Mitigation of global warming involves taking actions to reduce greenhouse gas emissions and to enhance sinks aimed at reducing the extent of global warming. This is in distinction to adaptation to global warming, which involves taking action to minimise the effects of global warming. Scientific consensus on global warming, together with the precautionary principle and the fear of non-linear climate transitions, is leading to increased effort to develop new technologies and sciences and carefully manage others in an attempt to mitigate global warming. No single technology can provide all of the mitigation potential in any sector. The economic mitigation potential, which is generally greater than the market mitigation potential, can only be achieved when adequate policies are in place and barriers removed. There are several of the selected examples of key sectorial mitigation technologies such as: 1. Energy supply •

Improved supply and distribution efficiency, fuel switching from coal to gas, nuclear power; renewable heat and power (hydropower, solar, wind, geothermal and bioenergy), combined heat and power, early applications of carbon dioxide capture and storage, CCS for gas, biomass and coal-fired electricity generating facilities, advanced nuclear power, advanced renewable energy, including tidal and wave energy, concentrating solar, and solar photovoltaics.

2. Transport

More fuel-efficient vehicles, hybrid vehicles, cleaner diesel vehicles, biofuels, modal shifts from road transport to rail and public transport systems. nonmotorised transport (cycling, walking), land-use and transport planning, second generation biofuels, higher efficiency aircraft, advanced electric and hybrid vehicles with more powerful and reliable batteries.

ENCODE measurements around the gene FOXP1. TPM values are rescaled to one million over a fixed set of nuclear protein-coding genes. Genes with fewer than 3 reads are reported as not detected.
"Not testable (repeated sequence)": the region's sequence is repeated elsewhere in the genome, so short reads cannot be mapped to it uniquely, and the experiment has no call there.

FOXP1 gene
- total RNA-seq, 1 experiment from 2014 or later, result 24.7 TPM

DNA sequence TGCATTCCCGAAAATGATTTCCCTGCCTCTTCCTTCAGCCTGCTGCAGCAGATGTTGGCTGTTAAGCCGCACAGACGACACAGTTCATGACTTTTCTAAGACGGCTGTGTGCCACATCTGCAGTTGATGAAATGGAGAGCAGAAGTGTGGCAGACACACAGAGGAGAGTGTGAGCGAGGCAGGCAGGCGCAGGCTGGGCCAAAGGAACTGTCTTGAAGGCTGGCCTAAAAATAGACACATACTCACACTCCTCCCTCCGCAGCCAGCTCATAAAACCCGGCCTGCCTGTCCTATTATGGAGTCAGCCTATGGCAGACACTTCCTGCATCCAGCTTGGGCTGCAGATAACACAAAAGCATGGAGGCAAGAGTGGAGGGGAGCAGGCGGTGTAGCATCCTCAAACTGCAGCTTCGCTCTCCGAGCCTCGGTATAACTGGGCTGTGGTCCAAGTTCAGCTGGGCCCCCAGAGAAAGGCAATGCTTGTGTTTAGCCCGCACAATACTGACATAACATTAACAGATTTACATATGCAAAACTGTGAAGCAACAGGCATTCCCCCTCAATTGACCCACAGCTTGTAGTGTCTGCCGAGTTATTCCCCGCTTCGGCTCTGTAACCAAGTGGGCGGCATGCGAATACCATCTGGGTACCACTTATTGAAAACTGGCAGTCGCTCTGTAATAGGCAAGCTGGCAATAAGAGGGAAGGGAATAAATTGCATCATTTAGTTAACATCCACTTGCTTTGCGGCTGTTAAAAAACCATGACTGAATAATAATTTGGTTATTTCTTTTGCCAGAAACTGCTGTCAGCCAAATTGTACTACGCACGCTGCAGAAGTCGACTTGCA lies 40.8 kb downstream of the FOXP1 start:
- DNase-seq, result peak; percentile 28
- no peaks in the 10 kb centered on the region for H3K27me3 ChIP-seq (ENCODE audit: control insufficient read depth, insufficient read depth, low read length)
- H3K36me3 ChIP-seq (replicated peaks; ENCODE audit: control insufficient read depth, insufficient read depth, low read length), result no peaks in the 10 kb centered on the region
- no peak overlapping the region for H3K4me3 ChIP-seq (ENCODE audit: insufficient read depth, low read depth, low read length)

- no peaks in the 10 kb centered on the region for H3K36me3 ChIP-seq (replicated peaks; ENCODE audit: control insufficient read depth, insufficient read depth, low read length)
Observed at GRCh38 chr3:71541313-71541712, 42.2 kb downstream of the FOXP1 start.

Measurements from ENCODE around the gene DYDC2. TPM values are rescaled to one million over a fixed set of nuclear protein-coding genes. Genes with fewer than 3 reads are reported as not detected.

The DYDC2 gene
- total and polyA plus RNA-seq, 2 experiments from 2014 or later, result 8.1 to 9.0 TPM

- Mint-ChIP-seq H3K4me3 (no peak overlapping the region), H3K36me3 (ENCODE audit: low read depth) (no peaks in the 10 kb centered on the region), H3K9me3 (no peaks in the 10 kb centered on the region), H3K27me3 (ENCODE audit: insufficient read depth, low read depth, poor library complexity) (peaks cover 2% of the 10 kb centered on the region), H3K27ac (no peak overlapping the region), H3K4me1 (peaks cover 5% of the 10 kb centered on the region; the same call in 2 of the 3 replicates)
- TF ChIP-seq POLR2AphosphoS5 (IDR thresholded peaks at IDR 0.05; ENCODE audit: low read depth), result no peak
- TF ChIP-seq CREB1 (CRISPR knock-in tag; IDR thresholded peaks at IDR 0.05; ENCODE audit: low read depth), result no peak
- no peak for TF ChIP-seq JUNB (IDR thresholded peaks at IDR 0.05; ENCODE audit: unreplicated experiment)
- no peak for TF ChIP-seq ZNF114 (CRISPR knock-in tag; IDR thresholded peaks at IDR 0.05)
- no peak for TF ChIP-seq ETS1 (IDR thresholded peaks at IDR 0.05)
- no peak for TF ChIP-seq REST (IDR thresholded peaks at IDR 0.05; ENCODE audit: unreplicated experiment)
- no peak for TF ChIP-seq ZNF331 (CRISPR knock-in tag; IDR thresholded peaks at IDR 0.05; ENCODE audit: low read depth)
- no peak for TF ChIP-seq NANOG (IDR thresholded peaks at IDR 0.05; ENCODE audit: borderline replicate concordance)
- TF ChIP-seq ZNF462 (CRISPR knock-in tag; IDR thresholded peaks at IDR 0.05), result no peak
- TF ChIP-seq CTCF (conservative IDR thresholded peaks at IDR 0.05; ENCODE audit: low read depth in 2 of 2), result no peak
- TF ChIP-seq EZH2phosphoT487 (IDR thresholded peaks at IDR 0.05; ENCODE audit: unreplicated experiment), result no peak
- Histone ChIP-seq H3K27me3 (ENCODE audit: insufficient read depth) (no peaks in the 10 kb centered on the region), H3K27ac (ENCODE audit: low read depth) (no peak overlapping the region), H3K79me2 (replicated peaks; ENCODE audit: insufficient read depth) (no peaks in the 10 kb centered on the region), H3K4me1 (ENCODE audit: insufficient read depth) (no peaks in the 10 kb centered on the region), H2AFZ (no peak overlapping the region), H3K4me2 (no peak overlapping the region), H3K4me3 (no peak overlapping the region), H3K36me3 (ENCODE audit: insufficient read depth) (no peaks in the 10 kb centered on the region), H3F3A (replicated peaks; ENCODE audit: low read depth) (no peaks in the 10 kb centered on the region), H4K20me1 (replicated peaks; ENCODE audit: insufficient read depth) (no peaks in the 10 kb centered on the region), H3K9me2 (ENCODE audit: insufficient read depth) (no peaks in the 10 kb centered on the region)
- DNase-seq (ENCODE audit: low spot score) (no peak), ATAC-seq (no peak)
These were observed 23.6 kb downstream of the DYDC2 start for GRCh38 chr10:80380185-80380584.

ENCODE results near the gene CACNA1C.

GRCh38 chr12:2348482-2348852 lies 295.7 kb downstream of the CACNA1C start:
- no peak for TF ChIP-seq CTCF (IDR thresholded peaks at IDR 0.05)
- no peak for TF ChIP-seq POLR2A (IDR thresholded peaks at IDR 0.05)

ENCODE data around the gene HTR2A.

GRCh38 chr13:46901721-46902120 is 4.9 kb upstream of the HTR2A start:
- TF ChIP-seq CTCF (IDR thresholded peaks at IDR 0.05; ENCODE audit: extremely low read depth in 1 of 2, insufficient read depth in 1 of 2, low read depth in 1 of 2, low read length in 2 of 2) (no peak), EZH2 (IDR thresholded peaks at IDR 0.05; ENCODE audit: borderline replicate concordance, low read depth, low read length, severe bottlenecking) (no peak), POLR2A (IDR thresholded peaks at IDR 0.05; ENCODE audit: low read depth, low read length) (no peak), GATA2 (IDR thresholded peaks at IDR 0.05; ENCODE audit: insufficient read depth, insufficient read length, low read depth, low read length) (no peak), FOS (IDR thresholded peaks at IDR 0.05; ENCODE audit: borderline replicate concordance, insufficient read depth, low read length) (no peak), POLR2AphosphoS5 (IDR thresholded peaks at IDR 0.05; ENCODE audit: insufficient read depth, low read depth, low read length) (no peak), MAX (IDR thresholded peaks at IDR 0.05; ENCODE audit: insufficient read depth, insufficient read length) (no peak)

3. Buildings •

Efficient lighting and daylighting, more efficient electrical appliances and heating and cooling devices, improved cook stoves, improved insulation, passive and active solar design for heating and cooling, alternative refrigeration fluids, recovery and recycling of fluorinated gases, integrated design of commercial buildings including technologies, such as intelligent meters that provide feedback and control and also solar photovoltaics integrated in buildings.

4. Industry •

More efficient end-use electrical equipment, heat and power recovery, material recycling and substitution, control of non-CO2 gas emissions, and a wide array of process-specific technologies, advanced energy efficiency; CCS for cement, ammonia, and iron manufacture and also inert electrodes for aluminum manufacture.

5. Agriculture •

Improved crop and grazing land management to increase soil carbon storage, restoration of cultivated peaty soils and degraded lands, improved rice cultivation techniques and livestock and manure management to reduce CH4 emissions, improved nitrogen fertilizer application techniques to reduce N2O emissions, dedicated energy crops to replace fossil fuel use, improved energy efficiency and also make improvements of crop yields.